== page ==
And millions of quite otherwise ordinary people found themselves caught up in the greatest and most perilous drama of their lives, one that they did not seek but that changed them forever.
It wasn’t necessarily that they all admired or even liked Churchill. It was more a sense of resignation that war had arrived. It had to be fought and there was no choice but to carry on. Some may have been inspired by the rhetoric. Others just thought he was drunk. But many were reassured and rallied by the confidence and the defiance of his leadership. It provided some glue to the collective narrative of resistance against all odds and whatever the cost. That spirit was of course to be sorely tried. That it ultimately held together and prevailed was only something we can know in hindsight. The majority had the wisdom to vote Churchill out of office five years later.
My parents were among those millions of ordinary people caught up in world events.
My mother was a teacher and when the war began she was teaching the youngest children at St Michael’s School on Buckingham Palace Road Victoria – not far from the royal residence but a world away in terms of privilege and wealth. She had stories of children who shared shoes and families who paid into boot clubs.
The evacuation schemes to take children out of the city kicked into gear as soon as war was declared. Children were to be packed up and labelled like parcels and sent to safety.
It so happens that news photographers from the Daily Mirror captured scenes of children from St. Michael’s School packing, rehearsing and being marshaled in the playground.
When the children were evacuated she went with them.
In a testimonial some years later Selina Brougham – headmistress of St. Michael’s Infants LCC School wrote:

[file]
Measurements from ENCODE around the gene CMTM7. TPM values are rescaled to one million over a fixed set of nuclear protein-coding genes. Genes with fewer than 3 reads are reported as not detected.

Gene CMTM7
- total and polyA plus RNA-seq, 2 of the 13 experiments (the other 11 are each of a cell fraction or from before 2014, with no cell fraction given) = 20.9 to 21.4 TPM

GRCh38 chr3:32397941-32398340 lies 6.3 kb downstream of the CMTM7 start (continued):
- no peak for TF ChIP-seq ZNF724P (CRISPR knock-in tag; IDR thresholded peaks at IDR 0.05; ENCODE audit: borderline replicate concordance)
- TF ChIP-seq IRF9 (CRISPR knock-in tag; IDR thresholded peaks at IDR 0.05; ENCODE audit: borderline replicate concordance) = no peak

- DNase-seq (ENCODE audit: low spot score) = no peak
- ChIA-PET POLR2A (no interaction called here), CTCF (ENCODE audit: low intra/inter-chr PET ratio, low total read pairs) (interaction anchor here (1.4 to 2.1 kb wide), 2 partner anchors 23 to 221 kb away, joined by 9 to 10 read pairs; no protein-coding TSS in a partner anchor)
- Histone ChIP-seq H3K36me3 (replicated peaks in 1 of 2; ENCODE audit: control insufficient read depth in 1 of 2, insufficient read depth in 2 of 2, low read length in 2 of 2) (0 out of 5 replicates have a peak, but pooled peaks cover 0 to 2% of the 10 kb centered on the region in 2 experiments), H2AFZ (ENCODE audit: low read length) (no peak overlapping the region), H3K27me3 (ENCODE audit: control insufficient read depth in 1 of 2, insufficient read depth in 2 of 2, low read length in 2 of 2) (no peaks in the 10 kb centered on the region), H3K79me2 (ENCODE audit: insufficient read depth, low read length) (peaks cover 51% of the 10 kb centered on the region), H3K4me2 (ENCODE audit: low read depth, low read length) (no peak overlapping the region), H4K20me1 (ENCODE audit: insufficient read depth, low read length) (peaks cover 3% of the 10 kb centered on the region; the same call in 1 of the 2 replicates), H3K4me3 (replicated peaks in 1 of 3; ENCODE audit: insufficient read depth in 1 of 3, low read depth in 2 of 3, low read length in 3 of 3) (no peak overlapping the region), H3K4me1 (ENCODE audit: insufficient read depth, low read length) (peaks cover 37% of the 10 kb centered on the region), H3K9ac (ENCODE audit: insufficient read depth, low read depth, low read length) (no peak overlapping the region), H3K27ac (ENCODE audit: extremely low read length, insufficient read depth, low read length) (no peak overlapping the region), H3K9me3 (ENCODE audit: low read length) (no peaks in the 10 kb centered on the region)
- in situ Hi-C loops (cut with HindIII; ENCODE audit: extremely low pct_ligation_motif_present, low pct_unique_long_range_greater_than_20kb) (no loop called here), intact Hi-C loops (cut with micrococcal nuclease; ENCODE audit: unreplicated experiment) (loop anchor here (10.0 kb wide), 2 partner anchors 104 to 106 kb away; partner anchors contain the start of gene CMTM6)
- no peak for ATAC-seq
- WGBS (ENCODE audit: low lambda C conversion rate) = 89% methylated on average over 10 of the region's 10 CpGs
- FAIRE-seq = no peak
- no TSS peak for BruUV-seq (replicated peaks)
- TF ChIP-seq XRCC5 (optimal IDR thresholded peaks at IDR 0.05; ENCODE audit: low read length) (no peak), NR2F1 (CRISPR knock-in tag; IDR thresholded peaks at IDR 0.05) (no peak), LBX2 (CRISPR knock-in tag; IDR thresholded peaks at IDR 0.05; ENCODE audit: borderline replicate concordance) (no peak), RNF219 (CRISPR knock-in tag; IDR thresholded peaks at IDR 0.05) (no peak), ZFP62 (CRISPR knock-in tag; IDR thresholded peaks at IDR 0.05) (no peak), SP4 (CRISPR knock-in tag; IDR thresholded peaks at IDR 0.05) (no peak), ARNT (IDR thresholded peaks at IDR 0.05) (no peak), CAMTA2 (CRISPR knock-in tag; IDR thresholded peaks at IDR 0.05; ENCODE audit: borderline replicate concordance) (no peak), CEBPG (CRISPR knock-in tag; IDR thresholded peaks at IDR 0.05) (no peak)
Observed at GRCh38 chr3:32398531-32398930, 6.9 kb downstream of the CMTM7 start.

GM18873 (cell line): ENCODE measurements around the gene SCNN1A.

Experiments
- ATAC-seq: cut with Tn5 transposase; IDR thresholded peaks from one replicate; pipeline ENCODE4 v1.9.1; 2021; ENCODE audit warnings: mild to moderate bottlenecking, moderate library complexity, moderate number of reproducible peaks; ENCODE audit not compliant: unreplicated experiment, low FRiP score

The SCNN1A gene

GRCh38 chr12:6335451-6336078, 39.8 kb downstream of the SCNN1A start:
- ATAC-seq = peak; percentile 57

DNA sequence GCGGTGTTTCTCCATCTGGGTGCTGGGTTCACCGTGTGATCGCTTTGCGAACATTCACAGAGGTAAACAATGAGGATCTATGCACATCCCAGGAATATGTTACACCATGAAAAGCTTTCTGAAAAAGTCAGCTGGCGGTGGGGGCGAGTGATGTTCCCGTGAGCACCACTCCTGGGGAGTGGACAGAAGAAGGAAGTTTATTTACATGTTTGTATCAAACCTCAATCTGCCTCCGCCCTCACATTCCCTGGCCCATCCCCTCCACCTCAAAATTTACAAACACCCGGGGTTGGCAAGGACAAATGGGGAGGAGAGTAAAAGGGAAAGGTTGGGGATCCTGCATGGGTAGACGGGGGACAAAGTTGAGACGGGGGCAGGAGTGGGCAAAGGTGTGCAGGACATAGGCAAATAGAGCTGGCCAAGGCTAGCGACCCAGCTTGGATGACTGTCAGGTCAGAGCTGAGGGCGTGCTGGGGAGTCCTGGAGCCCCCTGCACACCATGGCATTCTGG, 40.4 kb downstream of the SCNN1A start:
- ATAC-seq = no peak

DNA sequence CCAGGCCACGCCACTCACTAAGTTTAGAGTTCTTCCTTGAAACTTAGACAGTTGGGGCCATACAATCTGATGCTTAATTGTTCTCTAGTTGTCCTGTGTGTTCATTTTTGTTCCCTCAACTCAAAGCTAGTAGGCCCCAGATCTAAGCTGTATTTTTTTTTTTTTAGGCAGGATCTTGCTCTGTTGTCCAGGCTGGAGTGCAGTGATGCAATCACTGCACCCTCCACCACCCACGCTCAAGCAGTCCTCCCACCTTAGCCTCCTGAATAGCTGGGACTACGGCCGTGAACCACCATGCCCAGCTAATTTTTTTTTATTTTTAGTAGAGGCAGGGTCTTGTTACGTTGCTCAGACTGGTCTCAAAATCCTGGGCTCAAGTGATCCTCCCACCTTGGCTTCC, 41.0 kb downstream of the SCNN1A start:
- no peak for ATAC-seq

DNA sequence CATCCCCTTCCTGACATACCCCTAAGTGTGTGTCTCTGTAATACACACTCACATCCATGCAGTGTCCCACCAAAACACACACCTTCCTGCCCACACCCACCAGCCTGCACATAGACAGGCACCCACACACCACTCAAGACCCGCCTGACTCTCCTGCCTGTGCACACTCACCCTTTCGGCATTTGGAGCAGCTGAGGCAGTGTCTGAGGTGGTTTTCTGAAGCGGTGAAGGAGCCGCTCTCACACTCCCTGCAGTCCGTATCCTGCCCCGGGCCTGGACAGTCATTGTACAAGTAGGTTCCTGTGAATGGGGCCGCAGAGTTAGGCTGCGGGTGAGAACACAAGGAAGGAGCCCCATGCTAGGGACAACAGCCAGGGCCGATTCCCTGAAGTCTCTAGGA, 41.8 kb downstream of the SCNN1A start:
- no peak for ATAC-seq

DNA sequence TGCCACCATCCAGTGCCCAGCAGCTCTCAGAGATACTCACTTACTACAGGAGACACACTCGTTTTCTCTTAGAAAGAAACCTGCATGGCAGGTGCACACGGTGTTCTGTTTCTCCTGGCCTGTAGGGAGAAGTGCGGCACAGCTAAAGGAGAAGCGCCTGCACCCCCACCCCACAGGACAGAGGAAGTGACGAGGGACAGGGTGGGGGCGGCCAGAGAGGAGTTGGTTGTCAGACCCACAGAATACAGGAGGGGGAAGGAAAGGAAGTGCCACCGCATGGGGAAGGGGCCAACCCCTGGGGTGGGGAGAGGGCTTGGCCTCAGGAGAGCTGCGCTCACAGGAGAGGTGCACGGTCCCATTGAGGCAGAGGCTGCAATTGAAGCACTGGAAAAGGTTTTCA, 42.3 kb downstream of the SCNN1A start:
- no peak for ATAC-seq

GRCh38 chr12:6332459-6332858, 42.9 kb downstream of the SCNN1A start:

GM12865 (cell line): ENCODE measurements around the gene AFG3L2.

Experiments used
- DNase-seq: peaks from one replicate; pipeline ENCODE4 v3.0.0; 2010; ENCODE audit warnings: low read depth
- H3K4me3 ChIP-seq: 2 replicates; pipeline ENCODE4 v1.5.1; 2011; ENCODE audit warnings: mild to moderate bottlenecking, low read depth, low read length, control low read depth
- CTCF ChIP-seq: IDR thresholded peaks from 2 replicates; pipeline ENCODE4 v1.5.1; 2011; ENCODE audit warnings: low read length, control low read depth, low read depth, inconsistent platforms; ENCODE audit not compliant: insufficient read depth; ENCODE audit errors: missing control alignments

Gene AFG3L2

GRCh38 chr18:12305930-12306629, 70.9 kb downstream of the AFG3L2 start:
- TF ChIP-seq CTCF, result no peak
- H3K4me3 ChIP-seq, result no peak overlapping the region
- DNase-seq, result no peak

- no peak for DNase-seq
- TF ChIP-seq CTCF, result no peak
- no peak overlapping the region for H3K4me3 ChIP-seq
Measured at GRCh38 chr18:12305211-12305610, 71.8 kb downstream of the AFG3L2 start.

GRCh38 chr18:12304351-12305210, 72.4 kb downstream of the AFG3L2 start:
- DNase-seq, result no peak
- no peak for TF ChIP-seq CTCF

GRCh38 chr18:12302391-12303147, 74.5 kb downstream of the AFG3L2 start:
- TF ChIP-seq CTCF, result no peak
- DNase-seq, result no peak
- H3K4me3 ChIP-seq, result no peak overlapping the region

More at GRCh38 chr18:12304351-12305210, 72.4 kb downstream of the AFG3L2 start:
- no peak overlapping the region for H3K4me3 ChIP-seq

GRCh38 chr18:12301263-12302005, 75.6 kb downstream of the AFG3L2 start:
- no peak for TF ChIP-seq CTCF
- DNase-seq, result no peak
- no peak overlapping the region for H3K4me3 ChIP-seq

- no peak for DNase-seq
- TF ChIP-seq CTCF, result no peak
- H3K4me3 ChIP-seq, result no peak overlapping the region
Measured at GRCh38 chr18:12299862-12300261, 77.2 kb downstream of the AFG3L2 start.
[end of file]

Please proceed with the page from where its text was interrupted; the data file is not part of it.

Mrs Edith Holford, nee Sims, worked on the staff of St Michaels Infants School 1938-1942 .
When she came to St Michaels she was a very young teacher, full of enthusiasm and proved herself a very valuable addition to the staff. Children in her class were always happy, well cared for and she gave willingly of her own time to further the education of the children and maintain interest in the “skills” of learning.
Special mention of Mrs Holford’s work was made by the Inspectors in a Report on the school in 1939 as follows: –
Concerning number an enlightened attempt was being made to give significance to the number work through the interest aroused by a shop built and stocked by the children.
Mrs Holford accompanied children to Farnham on evacuation 1939-1942, and during that time she was in charge of a group of Infants separated from the main group working with the headmistress in Sunningdale. She proved an able and loyal colleague under difficult war circumstances.
My father had been in the Territorial Army before the war and was one of the first to be called up in September 1939. He was part of that ill-fated British Expeditionary Force that was sent to France to stem the German onslaught.
He returned home to the news that his father had died on May 26th
In November 1940 they were married at the Registry Office in Spilsby, Lincolnshire where my father was stationed before shipping out for North Africa.
Not everything was dark in 1940. And if we all get out and vote next November, 2018 won’t be either.